Sort of an amusing confluence of events:
- DC decides to do a political story called DCU: Decisions around election season featuring its characters choosing sides in the race. Except they use fictional candidates, and the story is poorly drawn and written. No one cares.
- Marvel decides to do a Spider-Man issue that features Barack Obama in a 5-page back-up story of serviceable writing and art quality. It’s a huge, sellout success. (Despite that they botched the covers, releasing the Obama cover as a rare variant, which most customers don’t understand. Still, big success. The second and third printings feature Obama on all the covers. Last night when I was in my comic book store someone came in and bought three copies. The clerk then failed to bother to upsell him on anything, thereby squandering a great chance to sell him something else for himself or his kids that might turn them into regular customers.)
- At the same time, Marvel bets on the wrong horse in the actual election, having Norman Orsborn, a big-time villain, take over the operations of SHIELD and generally staying with the tone of the Bush administration where we can’t trust our government. No hope to be found.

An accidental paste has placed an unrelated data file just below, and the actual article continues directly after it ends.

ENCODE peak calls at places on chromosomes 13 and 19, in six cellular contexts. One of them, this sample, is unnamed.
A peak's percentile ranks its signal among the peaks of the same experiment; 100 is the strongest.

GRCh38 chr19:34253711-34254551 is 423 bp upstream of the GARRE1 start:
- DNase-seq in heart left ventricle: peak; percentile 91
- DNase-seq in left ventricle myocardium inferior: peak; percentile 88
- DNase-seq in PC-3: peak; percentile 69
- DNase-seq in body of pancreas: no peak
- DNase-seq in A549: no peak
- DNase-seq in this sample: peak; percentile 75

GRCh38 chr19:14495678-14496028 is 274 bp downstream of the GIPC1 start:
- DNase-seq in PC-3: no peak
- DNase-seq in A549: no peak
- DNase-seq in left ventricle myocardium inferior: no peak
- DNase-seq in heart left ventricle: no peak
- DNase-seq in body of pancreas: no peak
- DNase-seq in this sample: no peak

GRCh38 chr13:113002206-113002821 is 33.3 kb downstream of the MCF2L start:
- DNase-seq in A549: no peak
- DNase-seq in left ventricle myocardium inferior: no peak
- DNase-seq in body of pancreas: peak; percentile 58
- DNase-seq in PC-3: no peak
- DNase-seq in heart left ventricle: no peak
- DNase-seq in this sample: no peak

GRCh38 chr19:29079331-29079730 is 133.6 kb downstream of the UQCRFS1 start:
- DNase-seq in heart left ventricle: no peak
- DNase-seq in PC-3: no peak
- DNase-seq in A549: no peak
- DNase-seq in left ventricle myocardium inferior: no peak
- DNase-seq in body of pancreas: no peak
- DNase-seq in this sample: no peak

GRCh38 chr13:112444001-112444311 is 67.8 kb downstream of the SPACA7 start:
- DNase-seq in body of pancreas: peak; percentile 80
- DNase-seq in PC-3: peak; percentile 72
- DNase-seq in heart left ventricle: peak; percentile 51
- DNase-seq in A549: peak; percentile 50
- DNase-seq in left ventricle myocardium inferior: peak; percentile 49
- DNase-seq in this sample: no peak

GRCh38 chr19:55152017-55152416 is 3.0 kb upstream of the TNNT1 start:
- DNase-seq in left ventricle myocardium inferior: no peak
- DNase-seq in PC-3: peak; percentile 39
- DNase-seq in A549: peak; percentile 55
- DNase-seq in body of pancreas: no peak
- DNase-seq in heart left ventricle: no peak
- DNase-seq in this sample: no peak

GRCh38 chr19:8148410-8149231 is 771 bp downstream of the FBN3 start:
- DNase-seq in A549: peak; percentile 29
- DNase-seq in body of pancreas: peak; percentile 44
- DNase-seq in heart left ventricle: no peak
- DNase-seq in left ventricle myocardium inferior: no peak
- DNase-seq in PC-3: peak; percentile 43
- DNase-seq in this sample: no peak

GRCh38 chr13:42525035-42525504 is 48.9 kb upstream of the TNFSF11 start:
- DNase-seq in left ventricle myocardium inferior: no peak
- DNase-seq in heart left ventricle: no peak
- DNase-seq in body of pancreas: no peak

- DC releases a book that was supposed to come out in December, but due to artistic delays only just came out this week, eight days after President Obama’s inauguration. It features an alternate- Earth black president who’s also Superman.¹
How did both companies manage to both hit and miss here?
- DC actually once published a story about Vathlo Island, a nation on Krypton that featured dark-skinned Kryptonians. Morrison here is taking this fairly embarrassing part of DC’s history and turning it around, imagining a world where a Vathlo citizen sent his only son to Earth instead of Jor-El.²
- Jor-El lived in the city “Kryptonopolis.”